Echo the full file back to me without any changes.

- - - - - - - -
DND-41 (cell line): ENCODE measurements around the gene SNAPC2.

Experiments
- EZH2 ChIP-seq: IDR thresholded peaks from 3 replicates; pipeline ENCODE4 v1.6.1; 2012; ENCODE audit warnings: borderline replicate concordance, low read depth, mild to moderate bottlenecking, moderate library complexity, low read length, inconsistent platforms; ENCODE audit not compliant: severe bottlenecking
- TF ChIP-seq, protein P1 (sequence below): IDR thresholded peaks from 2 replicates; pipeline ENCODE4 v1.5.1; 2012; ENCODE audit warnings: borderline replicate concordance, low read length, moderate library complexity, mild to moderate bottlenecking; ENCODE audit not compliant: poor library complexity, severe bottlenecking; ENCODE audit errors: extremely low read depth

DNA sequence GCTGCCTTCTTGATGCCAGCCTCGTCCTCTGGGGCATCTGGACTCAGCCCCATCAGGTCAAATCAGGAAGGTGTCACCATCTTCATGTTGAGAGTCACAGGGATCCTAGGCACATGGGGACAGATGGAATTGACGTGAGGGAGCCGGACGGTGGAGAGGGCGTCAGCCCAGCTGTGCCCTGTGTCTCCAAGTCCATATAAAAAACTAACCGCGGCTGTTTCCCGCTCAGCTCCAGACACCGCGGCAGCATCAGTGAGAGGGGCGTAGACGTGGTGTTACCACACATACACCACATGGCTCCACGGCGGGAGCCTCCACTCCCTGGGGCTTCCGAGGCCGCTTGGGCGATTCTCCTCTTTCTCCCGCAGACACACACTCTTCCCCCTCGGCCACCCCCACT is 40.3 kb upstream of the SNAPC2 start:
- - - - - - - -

DND-41 (cell line): ENCODE measurements around the gene SNAPC2.

Experiments
- EZH2 ChIP-seq: IDR thresholded peaks from 3 replicates; pipeline ENCODE4 v1.6.1; 2012; ENCODE audit warnings: borderline replicate concordance, low read depth, mild to moderate bottlenecking, moderate library complexity, low read length, inconsistent platforms; ENCODE audit not compliant: severe bottlenecking
- TF ChIP-seq, protein P1 (sequence below): IDR thresholded peaks from 2 replicates; pipeline ENCODE4 v1.5.1; 2012; ENCODE audit warnings: borderline replicate concordance, low read length, moderate library complexity, mild to moderate bottlenecking; ENCODE audit not compliant: poor library complexity, severe bottlenecking; ENCODE audit errors: extremely low read depth

DNA sequence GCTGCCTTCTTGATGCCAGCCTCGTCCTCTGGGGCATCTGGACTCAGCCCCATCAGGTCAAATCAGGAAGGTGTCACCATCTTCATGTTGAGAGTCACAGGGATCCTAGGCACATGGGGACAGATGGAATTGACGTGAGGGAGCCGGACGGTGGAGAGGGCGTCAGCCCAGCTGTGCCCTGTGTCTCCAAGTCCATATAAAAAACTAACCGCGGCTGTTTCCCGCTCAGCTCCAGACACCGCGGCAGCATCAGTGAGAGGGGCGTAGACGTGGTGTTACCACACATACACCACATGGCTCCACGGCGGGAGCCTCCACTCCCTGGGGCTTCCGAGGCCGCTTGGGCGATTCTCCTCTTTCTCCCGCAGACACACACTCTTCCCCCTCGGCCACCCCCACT is 40.3 kb upstream of the SNAPC2 start: